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Publication numberUS1728010 A
Publication typeGrant
Publication dateSep 10, 1929
Filing dateNov 28, 1927
Priority dateNov 28, 1927
Publication numberUS 1728010 A, US 1728010A, US-A-1728010, US1728010 A, US1728010A
InventorsSheill Albert E
Original AssigneeWitchell Sheill Co
Export CitationBiBTeX, EndNote, RefMan
External Links: USPTO, USPTO Assignment, Espacenet
Sport shoe
US 1728010 A
Abstract  available in
Previous page
Next page
Claims  available in
Description  (OCR text may contain errors)

Sept. l0, 1929.

Filed Nov. 28, 1927 A. E. SHEILL SPORT- SHOE attozmm Patented Sept. 10, 1929.




Application led November 28,/1927.` Serial No. 236,027.:

f This linvention relates to shoes forathletes 4 or others .following the Various sports rand which shoes are designed to prevent the perf son wearing them fromL slipping on the surface over which they yare traveling. Such shoes are usually provided with projecting studs or whatfis yknown as cleats secured to the sole andheel portions of the shoe. It is common able. sok that they may` be renewed when broken or worn and the object'of the present invention is to providean attachment ywhich ris such as to preclude the possibility of the fastening device being broken under the heavy strain kto which these cleats are ysubjected when in use. A further object is to so construct each cleat and its fastening device as to facilitate the removal and replacement of the cleat and also to prevent the body of the cleat from beingbroken away andfeX- posing its fastening means, leaving the fastening means in such a condition as to cause injury to the other players 4by reason of the exposed metal fastener being left projecting `from the shoe sole without being covered by the cleat. It is also an object to provide a strong and rigid metal core for the cleat upon which core ythe cleat is molded and very securely attached .thereto by the intimate engagement of the cleat body therewith. A #further Object of the present invention is to provide a cleat fastener so arranged as to firmly and securely clamp the same in place on the shoe sole and afterbeing clamped is securely locked against detachment, said fastening means including ak screw stud and a reinforcing member arranged to receive and hold the cleat and at the same time strengthen the screwstud. I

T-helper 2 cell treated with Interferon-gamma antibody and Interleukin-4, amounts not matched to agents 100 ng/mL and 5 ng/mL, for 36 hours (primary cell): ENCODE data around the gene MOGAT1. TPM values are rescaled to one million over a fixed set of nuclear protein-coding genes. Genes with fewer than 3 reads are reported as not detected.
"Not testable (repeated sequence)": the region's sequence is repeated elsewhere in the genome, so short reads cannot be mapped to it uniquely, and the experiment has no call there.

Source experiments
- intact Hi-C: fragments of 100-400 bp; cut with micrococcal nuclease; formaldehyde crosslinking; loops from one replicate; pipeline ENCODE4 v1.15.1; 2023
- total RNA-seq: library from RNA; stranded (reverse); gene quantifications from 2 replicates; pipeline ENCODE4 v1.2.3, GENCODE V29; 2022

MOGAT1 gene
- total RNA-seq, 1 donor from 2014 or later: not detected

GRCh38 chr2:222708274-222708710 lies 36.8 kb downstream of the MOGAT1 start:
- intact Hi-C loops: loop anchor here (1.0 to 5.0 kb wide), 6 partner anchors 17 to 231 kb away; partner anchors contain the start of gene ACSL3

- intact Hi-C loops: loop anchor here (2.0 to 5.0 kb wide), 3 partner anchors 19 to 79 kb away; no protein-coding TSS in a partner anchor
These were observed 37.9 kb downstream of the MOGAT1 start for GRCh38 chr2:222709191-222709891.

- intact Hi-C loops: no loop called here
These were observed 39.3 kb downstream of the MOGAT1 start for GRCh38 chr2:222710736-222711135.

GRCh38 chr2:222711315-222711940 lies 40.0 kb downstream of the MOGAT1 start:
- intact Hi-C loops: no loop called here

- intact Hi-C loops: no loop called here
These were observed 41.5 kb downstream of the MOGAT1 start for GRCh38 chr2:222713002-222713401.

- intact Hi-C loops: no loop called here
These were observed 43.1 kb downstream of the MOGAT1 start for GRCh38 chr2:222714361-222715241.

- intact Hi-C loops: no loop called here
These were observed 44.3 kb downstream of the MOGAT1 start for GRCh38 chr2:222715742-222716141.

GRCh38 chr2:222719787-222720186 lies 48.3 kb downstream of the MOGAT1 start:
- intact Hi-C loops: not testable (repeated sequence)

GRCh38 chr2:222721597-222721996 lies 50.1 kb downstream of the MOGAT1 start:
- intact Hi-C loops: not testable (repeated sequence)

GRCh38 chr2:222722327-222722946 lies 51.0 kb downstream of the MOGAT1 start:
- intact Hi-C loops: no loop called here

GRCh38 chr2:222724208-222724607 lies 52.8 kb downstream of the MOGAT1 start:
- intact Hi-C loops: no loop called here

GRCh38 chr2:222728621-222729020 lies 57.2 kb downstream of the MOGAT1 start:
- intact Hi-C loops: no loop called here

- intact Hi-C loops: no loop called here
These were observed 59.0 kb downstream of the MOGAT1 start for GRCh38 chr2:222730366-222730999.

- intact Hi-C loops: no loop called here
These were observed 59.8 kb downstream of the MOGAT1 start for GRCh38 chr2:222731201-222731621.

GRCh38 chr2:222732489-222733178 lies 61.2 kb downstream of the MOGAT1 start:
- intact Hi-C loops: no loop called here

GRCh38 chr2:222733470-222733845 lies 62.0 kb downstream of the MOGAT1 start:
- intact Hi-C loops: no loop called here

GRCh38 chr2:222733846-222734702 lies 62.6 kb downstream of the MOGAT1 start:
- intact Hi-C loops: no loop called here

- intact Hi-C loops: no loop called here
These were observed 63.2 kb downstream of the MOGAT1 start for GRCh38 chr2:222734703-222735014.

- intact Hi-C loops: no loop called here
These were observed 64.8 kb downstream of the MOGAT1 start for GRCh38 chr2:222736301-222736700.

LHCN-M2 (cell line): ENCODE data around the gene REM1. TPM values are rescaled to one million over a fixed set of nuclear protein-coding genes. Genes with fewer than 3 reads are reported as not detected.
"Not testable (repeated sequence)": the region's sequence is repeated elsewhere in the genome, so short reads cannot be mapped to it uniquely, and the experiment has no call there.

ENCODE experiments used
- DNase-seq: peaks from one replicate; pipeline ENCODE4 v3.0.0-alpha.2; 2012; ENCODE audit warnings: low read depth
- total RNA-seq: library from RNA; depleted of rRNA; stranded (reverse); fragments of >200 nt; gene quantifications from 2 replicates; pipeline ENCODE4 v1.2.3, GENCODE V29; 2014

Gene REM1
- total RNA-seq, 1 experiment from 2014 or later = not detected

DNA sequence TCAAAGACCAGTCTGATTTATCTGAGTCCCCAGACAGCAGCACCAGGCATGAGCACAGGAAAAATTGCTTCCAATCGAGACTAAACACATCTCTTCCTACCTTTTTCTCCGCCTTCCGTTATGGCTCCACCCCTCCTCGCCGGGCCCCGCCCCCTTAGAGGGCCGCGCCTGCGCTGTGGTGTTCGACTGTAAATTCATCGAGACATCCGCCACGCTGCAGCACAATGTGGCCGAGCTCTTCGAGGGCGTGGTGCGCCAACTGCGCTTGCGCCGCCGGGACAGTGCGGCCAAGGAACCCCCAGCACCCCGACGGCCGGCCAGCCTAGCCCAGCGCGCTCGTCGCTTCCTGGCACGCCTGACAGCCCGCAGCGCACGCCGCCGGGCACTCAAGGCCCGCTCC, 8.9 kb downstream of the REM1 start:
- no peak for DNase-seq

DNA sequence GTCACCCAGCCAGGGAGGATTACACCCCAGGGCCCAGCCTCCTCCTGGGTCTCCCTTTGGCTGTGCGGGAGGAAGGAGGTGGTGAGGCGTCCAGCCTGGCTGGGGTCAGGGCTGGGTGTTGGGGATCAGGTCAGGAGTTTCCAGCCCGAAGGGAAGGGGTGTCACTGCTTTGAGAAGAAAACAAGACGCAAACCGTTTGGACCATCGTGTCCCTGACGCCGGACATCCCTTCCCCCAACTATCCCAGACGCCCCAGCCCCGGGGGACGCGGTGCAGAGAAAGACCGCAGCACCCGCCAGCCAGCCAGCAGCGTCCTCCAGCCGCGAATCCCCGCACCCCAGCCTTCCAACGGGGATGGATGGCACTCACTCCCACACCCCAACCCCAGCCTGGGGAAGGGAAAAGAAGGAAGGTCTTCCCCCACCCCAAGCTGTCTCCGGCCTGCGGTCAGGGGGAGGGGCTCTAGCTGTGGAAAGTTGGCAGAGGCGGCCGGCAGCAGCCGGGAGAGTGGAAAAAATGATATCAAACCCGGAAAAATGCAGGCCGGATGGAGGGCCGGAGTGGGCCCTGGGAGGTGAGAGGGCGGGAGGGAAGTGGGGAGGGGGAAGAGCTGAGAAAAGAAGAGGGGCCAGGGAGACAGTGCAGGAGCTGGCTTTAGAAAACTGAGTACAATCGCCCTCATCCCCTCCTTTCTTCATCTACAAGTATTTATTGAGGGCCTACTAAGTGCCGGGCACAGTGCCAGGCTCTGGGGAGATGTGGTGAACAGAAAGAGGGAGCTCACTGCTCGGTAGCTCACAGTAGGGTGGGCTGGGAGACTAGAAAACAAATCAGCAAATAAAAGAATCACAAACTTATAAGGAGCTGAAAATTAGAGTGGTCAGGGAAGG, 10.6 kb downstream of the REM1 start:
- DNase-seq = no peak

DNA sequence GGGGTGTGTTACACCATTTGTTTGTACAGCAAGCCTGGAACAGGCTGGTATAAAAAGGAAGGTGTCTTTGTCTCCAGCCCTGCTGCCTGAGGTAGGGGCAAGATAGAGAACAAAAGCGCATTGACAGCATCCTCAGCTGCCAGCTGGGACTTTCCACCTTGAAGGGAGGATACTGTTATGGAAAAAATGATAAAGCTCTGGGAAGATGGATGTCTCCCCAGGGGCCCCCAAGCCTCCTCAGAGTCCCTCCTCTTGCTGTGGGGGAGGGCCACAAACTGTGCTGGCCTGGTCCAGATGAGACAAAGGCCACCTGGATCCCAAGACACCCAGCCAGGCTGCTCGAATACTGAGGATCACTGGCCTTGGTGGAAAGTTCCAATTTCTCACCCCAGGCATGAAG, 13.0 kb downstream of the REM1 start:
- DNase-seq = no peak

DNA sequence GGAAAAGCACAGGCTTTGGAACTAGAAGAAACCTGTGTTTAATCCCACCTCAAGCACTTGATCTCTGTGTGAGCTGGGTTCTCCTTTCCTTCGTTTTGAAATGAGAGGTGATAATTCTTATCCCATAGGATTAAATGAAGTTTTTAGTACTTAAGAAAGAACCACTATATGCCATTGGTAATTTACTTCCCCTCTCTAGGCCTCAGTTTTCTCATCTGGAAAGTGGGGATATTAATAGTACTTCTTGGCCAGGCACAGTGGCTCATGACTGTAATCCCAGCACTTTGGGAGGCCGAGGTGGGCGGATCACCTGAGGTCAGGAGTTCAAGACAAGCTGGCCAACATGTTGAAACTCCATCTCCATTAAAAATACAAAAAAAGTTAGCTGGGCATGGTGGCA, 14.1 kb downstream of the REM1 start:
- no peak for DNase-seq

With the above and other ends in view, the invention consists in the matters hereinafter set forth and more particularly pointed out vin the appended claimsreferencebeing had to the accompanyingdrawingin which Figure 1 is an inverted plan view of a shoe showing cleats applied to the sole and heel portions thereof, with some of these Cleats ywhich embody the present invention shown in section and with portions removed to :more clearly disclose the construction;